“It is time to get to work!” 18-years-old Jerome Foster tweeted after being included among a group of 26 listed advisers to President Joe Biden who will give recommendations on how to address environmental injustices in the United States under the umbrella of the White House Environmental Justice Advisory Council (WHEJAC).
The teenage climate change activist had developed passion for climate activism since he was five-years-old.
As a high school student of Washington Leadership Academy, he championed a solo 58 weeks climate strike in front of the White House under the Donald Trump administration before the lockdown.
It has been a long journey – from climate striking in front of the White House for 58 weeks – to now working inside of its walls to craft reform.
It’s time to get to work! w/ @POTUS @WhiteHouse pic.twitter.com/a6Rwd8OWqj
— Jerome Foster II (@JeromeFosterII) March 29, 2021
Inspired by equally young Swedish climate activist Greta Thunberg, Mr Foster started organising a protest on Fridays in front of the White House carrying placards with the inscription ‘’school strike for climate,’’ an invocation of the global school strike movement started by Ms Thunberg.
School strike for climate also known as Youth Strike for Climate, is an international movement of school students of all ages, races, genders, backgrounds who skip Fridays classes to participate in demonstrations to demand action from political leaders to prevent climate change and for the fossil fuel industry to transition to renewable energy.
Being a self-educated student of climate change, the teenage founder of a youth media outfit, the Climate Reporter, and the executive director of a youth voting advocacy group, OneMillionOfUs, believes he was wrong by thinking adults would be able to solve and put under control the problem of climate change. And for this reason, he said he took action.
“I saw the urgency wasn’t being met,” Mr Foster wrote on his Instagram page to educate his class on climate change and his own virtual reality company in high school to create VR experiences on the effects of the climate emergency.
“My school was not supportive of what I was doing,” he admitted of his strikes, noting that his grades subsequently suffered from missing class. “Teachers would not give make-up work… I think that that lack of support really hurt a lot of people.”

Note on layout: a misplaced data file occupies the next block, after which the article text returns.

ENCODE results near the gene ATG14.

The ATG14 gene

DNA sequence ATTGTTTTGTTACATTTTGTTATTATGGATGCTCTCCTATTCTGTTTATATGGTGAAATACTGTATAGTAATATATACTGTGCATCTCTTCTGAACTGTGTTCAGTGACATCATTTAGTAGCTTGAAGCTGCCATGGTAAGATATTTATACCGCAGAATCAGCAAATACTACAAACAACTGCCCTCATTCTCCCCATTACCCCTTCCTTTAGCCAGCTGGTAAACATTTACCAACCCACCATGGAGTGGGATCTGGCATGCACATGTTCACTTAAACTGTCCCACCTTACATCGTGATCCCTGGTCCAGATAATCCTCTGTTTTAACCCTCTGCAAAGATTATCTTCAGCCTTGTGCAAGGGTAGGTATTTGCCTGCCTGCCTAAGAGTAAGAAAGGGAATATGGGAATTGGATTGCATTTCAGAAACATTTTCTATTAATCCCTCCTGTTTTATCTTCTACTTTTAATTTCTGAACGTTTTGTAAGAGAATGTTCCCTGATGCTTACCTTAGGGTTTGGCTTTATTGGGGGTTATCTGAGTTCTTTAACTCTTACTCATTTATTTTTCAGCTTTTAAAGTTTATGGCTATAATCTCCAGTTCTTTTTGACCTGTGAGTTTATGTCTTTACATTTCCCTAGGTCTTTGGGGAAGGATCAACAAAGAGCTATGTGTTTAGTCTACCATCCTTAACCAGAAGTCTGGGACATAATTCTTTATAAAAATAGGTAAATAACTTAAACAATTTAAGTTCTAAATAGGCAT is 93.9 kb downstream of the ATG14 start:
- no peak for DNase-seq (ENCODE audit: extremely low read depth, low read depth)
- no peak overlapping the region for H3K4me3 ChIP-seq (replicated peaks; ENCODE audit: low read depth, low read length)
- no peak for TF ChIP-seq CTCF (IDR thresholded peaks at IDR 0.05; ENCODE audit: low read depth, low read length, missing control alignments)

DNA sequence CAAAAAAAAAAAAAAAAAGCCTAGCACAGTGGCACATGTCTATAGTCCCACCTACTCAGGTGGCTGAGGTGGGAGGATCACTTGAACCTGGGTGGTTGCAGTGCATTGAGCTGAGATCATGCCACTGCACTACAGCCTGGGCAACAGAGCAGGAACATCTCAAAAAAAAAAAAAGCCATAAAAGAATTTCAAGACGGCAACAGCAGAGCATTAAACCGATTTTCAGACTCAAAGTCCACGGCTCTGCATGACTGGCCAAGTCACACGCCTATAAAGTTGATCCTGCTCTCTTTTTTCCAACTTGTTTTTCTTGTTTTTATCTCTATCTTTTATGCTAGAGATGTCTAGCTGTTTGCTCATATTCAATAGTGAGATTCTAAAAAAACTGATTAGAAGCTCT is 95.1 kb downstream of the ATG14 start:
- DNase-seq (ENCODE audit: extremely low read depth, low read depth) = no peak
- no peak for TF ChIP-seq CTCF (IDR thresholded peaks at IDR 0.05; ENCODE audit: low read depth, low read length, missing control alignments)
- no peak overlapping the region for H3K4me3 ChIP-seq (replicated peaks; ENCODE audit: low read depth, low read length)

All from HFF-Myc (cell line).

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“If I focus on my school and don’t think about my future, then our future will be totally at risk. And I think that was a struggle and it still is,” he added.
“No one wants to be fighting for clean air in 2030,” he wrote. “When you aren’t able to plan for your future, you aren’t able to feel secure. When everything is destabilising and you don’t have a fallback plan, that’s incredibly devastating.”
“Young people need to keep marching. We can’t be complacent,” he adds. “It’s up to us to save our future.”
The Biden-Harris supporter who counts it as an incredible honour to have been selected to serve as the youngest member of the Biden White House Environmental Justice Advisory Council to compact global climate crisis, however, said: ‘’Young people fighting for climate, is not an excuse to stop acting. It is your opportunity to continue on stronger.’’
‘’My generation was born into this crisis, we cannot be the only ones to clean up a mess that we did not make,’’ he added.
To Adults: Young people fighting for climate, is not an excuse to stop acting. It is your opportunity continue on stronger.
My generation was born into this crisis, we cannot be the only ones to clean up a mess that we did not make.
— Jerome Foster II (@JeromeFosterII) April 13, 2021
Foster, who is from New York alongside other members of the advisory council from other geographical regions, will work to ensure that the Biden administration is informed by the insights, expertise, and experiences of environmental justice leaders across the nation.